HMRC has now also provided guidance on the electronic reporting system that Platforms are required to use. Platform Operators will need to be registered to the Platform Reporting Service (PRS) to report information to HMRC and will need to have made a notification that they are a Reporting Platform Operator. The PRS is an online portal that can be accessed via the gov.uk website and a Government Gateway account is needed to register on the PRS. This includes Excluded Platform Operators and Reporting Platform Operators that are relying on a reporting exemption, as well as those that will be making reports. All notifications must be made using the PRS.

HMRC has stated that reporting will follow the "XML schema" that has been developed and published by the OECD and which can be found on the OECD website. HMRC validation processes will ensure that submissions follow the schema rules (e.g. that mandatory fields have been completed, and that  specified formats, e.g. for dates or numerical values, have been followed). In cases where the validation processes have failed, the user will be notified by the system so that the notifiers have the opportunity to correct any errors and then resubmit. HMRC is also exploring the possibility of providing an option for information to be entered manually into the service, however, details of this are not yet finalised and will be released in due course. If there is more than one Platform Operator in relation to a Platform and another Platform Operator reports the information (either to HMRC or to a Partner Jurisdiction under substantially similar rules) then the Platform Operator will need to notify HMRC that another Platform Operator has reported on their behalf. Agreements between Platform Operators should be properly documented so that the non-reporting Platform Operator can satisfy itself it can be exempted.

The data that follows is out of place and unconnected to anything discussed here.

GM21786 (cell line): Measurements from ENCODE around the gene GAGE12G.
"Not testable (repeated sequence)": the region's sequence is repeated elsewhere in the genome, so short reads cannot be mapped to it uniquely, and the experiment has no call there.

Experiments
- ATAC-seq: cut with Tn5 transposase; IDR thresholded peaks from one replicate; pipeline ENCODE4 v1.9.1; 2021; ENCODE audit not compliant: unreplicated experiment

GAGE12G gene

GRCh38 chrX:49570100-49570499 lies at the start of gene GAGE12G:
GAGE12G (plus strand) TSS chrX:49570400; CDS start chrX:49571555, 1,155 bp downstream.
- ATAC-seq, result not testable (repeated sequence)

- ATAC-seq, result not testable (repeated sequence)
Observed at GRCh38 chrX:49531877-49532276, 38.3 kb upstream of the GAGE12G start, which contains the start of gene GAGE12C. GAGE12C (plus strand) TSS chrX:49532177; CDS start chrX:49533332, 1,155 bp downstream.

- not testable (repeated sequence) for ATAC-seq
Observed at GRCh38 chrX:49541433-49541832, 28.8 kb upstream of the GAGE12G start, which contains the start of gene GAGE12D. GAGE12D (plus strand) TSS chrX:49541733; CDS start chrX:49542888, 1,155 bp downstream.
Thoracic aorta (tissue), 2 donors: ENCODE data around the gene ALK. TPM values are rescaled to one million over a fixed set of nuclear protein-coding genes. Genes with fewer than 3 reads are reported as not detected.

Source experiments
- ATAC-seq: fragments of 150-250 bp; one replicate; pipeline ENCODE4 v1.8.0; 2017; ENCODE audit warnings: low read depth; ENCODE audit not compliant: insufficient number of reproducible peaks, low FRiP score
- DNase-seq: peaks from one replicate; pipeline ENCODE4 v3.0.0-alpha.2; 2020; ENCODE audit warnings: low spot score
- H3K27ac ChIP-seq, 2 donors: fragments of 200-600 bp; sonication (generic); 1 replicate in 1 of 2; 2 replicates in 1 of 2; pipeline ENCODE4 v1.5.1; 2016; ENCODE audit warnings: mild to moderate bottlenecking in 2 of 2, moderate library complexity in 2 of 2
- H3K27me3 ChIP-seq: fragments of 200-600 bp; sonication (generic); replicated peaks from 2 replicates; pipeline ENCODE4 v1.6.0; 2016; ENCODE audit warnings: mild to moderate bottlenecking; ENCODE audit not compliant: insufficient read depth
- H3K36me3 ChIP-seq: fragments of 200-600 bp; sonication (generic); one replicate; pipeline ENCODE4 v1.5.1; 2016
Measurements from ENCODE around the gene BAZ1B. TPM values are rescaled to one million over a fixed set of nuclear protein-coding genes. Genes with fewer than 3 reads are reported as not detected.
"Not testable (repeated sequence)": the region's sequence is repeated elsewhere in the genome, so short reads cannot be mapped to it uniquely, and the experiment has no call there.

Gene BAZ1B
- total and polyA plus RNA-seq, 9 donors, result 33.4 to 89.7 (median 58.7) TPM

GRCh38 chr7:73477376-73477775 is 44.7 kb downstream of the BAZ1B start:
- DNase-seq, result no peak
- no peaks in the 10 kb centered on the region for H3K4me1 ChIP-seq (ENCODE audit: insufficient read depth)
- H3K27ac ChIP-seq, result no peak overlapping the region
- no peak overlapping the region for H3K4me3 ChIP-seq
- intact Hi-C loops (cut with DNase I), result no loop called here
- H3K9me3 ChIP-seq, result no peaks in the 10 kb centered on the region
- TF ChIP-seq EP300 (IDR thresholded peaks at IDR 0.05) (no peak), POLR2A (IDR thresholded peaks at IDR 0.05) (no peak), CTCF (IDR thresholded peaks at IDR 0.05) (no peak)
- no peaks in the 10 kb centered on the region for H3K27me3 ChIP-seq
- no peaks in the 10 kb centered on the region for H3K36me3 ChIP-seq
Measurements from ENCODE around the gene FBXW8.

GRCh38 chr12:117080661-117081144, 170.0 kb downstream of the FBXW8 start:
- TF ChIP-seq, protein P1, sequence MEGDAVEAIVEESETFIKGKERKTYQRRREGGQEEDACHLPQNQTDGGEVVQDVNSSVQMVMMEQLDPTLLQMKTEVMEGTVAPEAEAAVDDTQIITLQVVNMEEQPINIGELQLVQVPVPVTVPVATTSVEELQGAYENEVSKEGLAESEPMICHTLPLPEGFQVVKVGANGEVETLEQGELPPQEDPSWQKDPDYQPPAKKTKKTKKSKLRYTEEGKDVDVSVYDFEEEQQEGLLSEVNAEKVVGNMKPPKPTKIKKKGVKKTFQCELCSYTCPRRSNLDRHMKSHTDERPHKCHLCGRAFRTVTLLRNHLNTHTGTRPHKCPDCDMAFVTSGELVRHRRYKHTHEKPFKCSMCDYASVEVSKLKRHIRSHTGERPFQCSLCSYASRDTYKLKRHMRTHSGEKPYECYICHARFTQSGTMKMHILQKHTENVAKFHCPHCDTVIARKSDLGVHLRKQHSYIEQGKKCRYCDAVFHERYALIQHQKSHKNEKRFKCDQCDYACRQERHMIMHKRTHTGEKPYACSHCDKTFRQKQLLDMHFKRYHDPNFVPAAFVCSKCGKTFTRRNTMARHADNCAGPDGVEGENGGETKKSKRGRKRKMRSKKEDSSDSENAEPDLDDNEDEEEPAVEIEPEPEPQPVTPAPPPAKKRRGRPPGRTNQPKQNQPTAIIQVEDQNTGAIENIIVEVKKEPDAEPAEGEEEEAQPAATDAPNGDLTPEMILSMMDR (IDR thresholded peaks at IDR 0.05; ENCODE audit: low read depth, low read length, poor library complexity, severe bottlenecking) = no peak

Alongside reporting to HMRC, Reporting Platform Operators must also provide a copy of the information to Sellers. Although Reporting Platform Operators don't need to separately post the information to each Seller, they do need to make sure the Sellers are aware of the information and that it is readily accessible. 

Notable deadlines 

The guidance explains that Platform Operators that are within scope of the rules will have to start carrying out the Due Diligence and other obligations specified in the regulations from 1 January 2024. The required information must be reported by 31 January following the end of the reporting period. This means that reports for the first Reportable Period of 1 January to 31 December 2024 will be due by 31 January 2025 for UK Platforms. Although there is a grace period of another year to provide information on Sellers who were already registered at the time the Platform Operator became a Reporting Platform Operator, this is to recognise that extra time might be needed to go back and collect information on those Sellers. The guidance contains examples on the date Platform Operators need to report by if there is any uncertainty.

HMRC has said that it will provide an updated list of participating jurisdictions (ie countries that HMRC will exchange information with) once finalised. When Partner Jurisdictions are confirmed, this will allow Platform Operators to consider whether they need to report the information in the UK if they have already reported the information elsewhere. 

Next steps

In summary, the guidance provided is useful on the practical steps that in-scope Platform Operators need to take. Platform Operators should therefore put in place measures to enable them to efficiently collect and verify the required information so that when the rules come into force in January 2024 they are well-placed to comply with them. 

To discuss the issues raised in this article in more detail, please reach out to a member of our Tax team.